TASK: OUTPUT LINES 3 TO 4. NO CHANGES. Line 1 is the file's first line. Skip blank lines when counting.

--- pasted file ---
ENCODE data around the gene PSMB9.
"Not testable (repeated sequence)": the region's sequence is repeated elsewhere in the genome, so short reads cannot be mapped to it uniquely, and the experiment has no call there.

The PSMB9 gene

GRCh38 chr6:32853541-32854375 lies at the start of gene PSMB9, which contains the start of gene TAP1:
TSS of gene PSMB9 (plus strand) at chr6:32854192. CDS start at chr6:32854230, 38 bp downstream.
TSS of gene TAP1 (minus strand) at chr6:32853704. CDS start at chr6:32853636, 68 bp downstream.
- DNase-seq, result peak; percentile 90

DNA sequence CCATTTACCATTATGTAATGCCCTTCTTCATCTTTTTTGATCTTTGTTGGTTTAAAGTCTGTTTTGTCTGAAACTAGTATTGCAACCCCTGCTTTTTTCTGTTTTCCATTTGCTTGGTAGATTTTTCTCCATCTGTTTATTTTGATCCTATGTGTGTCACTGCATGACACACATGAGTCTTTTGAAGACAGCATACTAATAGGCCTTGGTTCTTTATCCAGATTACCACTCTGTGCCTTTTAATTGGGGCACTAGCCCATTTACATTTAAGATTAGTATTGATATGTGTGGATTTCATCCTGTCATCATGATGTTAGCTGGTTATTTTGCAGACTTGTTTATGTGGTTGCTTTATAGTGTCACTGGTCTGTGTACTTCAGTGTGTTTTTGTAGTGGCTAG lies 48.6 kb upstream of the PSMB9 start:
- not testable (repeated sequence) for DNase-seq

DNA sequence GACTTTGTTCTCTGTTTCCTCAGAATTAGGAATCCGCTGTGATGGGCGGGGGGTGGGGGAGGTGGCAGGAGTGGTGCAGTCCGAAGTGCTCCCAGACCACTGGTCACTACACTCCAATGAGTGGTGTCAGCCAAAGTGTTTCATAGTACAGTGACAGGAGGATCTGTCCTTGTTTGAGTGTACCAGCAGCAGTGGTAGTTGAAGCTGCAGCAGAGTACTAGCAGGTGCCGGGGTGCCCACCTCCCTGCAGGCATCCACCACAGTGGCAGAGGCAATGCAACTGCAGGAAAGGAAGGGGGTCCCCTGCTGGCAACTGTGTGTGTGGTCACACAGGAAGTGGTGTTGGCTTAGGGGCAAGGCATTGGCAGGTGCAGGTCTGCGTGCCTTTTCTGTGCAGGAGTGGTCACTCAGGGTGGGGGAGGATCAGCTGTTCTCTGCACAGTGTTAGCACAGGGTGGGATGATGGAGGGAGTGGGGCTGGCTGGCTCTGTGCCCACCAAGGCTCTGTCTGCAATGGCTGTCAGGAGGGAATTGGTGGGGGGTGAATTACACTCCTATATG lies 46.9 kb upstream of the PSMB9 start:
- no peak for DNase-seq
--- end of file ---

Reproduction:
The PSMB9 gene

GRCh38 chr6:32853541-32854375 lies at the start of gene PSMB9, which contains the start of gene TAP1: